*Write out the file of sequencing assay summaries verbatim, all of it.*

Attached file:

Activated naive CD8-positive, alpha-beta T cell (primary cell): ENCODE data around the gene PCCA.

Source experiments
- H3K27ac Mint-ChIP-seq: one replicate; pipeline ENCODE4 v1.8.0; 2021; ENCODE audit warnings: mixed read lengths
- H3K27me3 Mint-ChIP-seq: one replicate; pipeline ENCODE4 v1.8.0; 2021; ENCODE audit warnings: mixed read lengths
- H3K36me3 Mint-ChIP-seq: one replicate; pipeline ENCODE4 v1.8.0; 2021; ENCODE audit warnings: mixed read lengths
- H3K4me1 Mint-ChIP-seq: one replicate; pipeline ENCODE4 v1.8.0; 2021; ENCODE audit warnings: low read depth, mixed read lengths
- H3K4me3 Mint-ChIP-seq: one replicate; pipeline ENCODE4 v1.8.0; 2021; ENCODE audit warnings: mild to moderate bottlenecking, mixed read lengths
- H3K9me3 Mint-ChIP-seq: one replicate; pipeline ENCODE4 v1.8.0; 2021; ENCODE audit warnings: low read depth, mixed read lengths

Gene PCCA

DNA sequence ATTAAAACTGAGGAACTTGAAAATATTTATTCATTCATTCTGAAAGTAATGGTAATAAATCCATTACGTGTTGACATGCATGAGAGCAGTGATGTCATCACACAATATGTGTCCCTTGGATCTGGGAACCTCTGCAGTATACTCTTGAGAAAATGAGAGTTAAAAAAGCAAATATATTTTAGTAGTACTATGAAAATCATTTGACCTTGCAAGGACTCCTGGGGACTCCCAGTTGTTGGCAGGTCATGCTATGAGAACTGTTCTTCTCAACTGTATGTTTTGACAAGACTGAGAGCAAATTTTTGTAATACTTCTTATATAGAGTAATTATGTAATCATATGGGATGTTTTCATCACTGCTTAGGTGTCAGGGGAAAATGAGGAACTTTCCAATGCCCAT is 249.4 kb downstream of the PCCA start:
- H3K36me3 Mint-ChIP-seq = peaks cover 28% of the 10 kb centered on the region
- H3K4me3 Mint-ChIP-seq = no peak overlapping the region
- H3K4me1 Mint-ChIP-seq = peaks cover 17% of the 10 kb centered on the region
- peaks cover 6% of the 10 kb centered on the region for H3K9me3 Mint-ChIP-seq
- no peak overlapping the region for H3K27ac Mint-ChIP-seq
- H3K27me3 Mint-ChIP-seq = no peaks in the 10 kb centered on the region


Activated naive CD8-positive, alpha-beta T cell (primary cell): ENCODE data around the gene PCCA.

Source experiments
- H3K27ac Mint-ChIP-seq: one replicate; pipeline ENCODE4 v1.8.0; 2021; ENCODE audit warnings: mixed read lengths
- H3K27me3 Mint-ChIP-seq: one replicate; pipeline ENCODE4 v1.8.0; 2021; ENCODE audit warnings: mixed read lengths
- H3K36me3 Mint-ChIP-seq: one replicate; pipeline ENCODE4 v1.8.0; 2021; ENCODE audit warnings: mixed read lengths
- H3K4me1 Mint-ChIP-seq: one replicate; pipeline ENCODE4 v1.8.0; 2021; ENCODE audit warnings: low read depth, mixed read lengths
- H3K4me3 Mint-ChIP-seq: one replicate; pipeline ENCODE4 v1.8.0; 2021; ENCODE audit warnings: mild to moderate bottlenecking, mixed read lengths
- H3K9me3 Mint-ChIP-seq: one replicate; pipeline ENCODE4 v1.8.0; 2021; ENCODE audit warnings: low read depth, mixed read lengths

Gene PCCA

DNA sequence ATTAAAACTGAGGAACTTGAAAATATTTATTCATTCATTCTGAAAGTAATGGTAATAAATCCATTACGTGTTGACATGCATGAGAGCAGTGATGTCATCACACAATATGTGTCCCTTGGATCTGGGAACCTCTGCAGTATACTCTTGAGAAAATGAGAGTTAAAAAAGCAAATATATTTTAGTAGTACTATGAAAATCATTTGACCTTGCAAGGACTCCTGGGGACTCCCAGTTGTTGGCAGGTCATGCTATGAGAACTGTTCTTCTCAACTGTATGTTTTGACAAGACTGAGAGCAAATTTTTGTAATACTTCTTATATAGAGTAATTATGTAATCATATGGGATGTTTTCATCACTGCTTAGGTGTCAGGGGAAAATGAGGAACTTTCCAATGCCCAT is 249.4 kb downstream of the PCCA start:
- H3K36me3 Mint-ChIP-seq = peaks cover 28% of the 10 kb centered on the region
- H3K4me3 Mint-ChIP-seq = no peak overlapping the region
- H3K4me1 Mint-ChIP-seq = peaks cover 17% of the 10 kb centered on the region
- peaks cover 6% of the 10 kb centered on the region for H3K9me3 Mint-ChIP-seq
- no peak overlapping the region for H3K27ac Mint-ChIP-seq
- H3K27me3 Mint-ChIP-seq = no peaks in the 10 kb centered on the region